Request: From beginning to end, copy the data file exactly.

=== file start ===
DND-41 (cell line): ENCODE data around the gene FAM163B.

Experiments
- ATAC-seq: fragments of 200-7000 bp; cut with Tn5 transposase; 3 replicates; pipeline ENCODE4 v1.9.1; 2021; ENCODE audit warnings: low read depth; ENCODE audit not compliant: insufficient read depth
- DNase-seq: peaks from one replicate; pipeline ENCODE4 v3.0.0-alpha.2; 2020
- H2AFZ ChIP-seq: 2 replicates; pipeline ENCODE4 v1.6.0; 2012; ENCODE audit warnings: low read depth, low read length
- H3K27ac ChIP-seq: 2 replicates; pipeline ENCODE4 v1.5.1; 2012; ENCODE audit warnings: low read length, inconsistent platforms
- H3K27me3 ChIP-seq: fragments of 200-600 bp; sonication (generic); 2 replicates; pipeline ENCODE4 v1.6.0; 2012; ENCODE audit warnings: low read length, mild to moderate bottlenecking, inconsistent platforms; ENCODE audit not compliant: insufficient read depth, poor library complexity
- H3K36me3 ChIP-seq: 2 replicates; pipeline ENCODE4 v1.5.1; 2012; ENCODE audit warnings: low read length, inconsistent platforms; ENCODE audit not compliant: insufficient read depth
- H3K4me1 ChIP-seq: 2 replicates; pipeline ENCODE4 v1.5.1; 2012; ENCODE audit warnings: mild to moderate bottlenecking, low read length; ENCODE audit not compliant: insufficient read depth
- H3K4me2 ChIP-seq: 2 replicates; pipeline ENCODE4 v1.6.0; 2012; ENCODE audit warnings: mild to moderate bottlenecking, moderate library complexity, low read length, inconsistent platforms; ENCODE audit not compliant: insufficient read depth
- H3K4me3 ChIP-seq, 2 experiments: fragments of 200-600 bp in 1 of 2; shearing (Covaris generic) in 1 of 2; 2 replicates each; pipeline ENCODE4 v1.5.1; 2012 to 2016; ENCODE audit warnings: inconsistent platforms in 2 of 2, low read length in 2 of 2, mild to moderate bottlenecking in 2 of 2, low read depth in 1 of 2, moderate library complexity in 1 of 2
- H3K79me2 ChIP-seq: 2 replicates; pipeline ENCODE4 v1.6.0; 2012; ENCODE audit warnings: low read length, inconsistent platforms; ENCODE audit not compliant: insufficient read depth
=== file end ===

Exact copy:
DND-41 (cell line): ENCODE data around the gene FAM163B.

Experiments
- ATAC-seq: fragments of 200-7000 bp; cut with Tn5 transposase; 3 replicates; pipeline ENCODE4 v1.9.1; 2021; ENCODE audit warnings: low read depth; ENCODE audit not compliant: insufficient read depth
- DNase-seq: peaks from one replicate; pipeline ENCODE4 v3.0.0-alpha.2; 2020
- H2AFZ ChIP-seq: 2 replicates; pipeline ENCODE4 v1.6.0; 2012; ENCODE audit warnings: low read depth, low read length
- H3K27ac ChIP-seq: 2 replicates; pipeline ENCODE4 v1.5.1; 2012; ENCODE audit warnings: low read length, inconsistent platforms
- H3K27me3 ChIP-seq: fragments of 200-600 bp; sonication (generic); 2 replicates; pipeline ENCODE4 v1.6.0; 2012; ENCODE audit warnings: low read length, mild to moderate bottlenecking, inconsistent platforms; ENCODE audit not compliant: insufficient read depth, poor library complexity
- H3K36me3 ChIP-seq: 2 replicates; pipeline ENCODE4 v1.5.1; 2012; ENCODE audit warnings: low read length, inconsistent platforms; ENCODE audit not compliant: insufficient read depth
- H3K4me1 ChIP-seq: 2 replicates; pipeline ENCODE4 v1.5.1; 2012; ENCODE audit warnings: mild to moderate bottlenecking, low read length; ENCODE audit not compliant: insufficient read depth
- H3K4me2 ChIP-seq: 2 replicates; pipeline ENCODE4 v1.6.0; 2012; ENCODE audit warnings: mild to moderate bottlenecking, moderate library complexity, low read length, inconsistent platforms; ENCODE audit not compliant: insufficient read depth
- H3K4me3 ChIP-seq, 2 experiments: fragments of 200-600 bp in 1 of 2; shearing (Covaris generic) in 1 of 2; 2 replicates each; pipeline ENCODE4 v1.5.1; 2012 to 2016; ENCODE audit warnings: inconsistent platforms in 2 of 2, low read length in 2 of 2, mild to moderate bottlenecking in 2 of 2, low read depth in 1 of 2, moderate library complexity in 1 of 2
- H3K79me2 ChIP-seq: 2 replicates; pipeline ENCODE4 v1.6.0; 2012; ENCODE audit warnings: low read length, inconsistent platforms; ENCODE audit not compliant: insufficient read depth